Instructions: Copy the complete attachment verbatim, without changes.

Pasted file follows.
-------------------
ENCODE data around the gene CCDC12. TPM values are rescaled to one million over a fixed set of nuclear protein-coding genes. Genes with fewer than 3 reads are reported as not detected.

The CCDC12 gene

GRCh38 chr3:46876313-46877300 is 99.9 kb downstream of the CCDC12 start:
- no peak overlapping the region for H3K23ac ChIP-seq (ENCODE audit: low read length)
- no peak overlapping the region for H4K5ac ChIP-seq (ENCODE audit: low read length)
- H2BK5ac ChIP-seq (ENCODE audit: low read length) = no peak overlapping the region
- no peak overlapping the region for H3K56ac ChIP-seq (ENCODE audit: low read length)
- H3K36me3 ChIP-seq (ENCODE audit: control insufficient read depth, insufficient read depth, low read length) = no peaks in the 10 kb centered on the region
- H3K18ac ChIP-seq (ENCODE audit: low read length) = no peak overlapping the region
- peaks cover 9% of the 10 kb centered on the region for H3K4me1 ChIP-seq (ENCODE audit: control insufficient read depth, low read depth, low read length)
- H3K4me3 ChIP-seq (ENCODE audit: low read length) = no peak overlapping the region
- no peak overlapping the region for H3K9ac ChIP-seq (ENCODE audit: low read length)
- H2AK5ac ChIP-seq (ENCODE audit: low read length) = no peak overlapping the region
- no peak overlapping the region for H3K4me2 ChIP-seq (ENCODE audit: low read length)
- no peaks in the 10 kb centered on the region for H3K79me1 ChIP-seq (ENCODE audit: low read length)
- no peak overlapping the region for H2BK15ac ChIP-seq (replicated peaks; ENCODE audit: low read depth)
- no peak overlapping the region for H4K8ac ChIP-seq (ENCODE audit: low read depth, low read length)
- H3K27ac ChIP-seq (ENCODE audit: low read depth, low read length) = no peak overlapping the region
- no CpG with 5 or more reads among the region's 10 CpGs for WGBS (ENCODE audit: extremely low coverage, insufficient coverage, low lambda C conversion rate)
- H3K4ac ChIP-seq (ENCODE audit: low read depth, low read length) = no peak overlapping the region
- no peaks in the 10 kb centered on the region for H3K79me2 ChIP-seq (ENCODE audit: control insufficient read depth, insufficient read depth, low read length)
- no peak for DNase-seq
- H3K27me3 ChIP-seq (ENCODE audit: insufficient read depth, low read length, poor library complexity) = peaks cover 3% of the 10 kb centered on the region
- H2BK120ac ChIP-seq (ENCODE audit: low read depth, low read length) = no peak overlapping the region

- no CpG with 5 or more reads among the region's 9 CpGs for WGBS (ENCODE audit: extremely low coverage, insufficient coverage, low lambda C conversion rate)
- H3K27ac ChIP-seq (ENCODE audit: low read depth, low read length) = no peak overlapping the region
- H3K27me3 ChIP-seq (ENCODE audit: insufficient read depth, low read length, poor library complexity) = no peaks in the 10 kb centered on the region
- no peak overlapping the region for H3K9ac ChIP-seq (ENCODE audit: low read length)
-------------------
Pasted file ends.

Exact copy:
ENCODE data around the gene CCDC12. TPM values are rescaled to one million over a fixed set of nuclear protein-coding genes. Genes with fewer than 3 reads are reported as not detected.

The CCDC12 gene

GRCh38 chr3:46876313-46877300 is 99.9 kb downstream of the CCDC12 start:
- no peak overlapping the region for H3K23ac ChIP-seq (ENCODE audit: low read length)
- no peak overlapping the region for H4K5ac ChIP-seq (ENCODE audit: low read length)
- H2BK5ac ChIP-seq (ENCODE audit: low read length) = no peak overlapping the region
- no peak overlapping the region for H3K56ac ChIP-seq (ENCODE audit: low read length)
- H3K36me3 ChIP-seq (ENCODE audit: control insufficient read depth, insufficient read depth, low read length) = no peaks in the 10 kb centered on the region
- H3K18ac ChIP-seq (ENCODE audit: low read length) = no peak overlapping the region
- peaks cover 9% of the 10 kb centered on the region for H3K4me1 ChIP-seq (ENCODE audit: control insufficient read depth, low read depth, low read length)
- H3K4me3 ChIP-seq (ENCODE audit: low read length) = no peak overlapping the region
- no peak overlapping the region for H3K9ac ChIP-seq (ENCODE audit: low read length)
- H2AK5ac ChIP-seq (ENCODE audit: low read length) = no peak overlapping the region
- no peak overlapping the region for H3K4me2 ChIP-seq (ENCODE audit: low read length)
- no peaks in the 10 kb centered on the region for H3K79me1 ChIP-seq (ENCODE audit: low read length)
- no peak overlapping the region for H2BK15ac ChIP-seq (replicated peaks; ENCODE audit: low read depth)
- no peak overlapping the region for H4K8ac ChIP-seq (ENCODE audit: low read depth, low read length)
- H3K27ac ChIP-seq (ENCODE audit: low read depth, low read length) = no peak overlapping the region
- no CpG with 5 or more reads among the region's 10 CpGs for WGBS (ENCODE audit: extremely low coverage, insufficient coverage, low lambda C conversion rate)
- H3K4ac ChIP-seq (ENCODE audit: low read depth, low read length) = no peak overlapping the region
- no peaks in the 10 kb centered on the region for H3K79me2 ChIP-seq (ENCODE audit: control insufficient read depth, insufficient read depth, low read length)
- no peak for DNase-seq
- H3K27me3 ChIP-seq (ENCODE audit: insufficient read depth, low read length, poor library complexity) = peaks cover 3% of the 10 kb centered on the region
- H2BK120ac ChIP-seq (ENCODE audit: low read depth, low read length) = no peak overlapping the region

- no CpG with 5 or more reads among the region's 9 CpGs for WGBS (ENCODE audit: extremely low coverage, insufficient coverage, low lambda C conversion rate)
- H3K27ac ChIP-seq (ENCODE audit: low read depth, low read length) = no peak overlapping the region
- H3K27me3 ChIP-seq (ENCODE audit: insufficient read depth, low read length, poor library complexity) = no peaks in the 10 kb centered on the region
- no peak overlapping the region for H3K9ac ChIP-seq (ENCODE audit: low read length)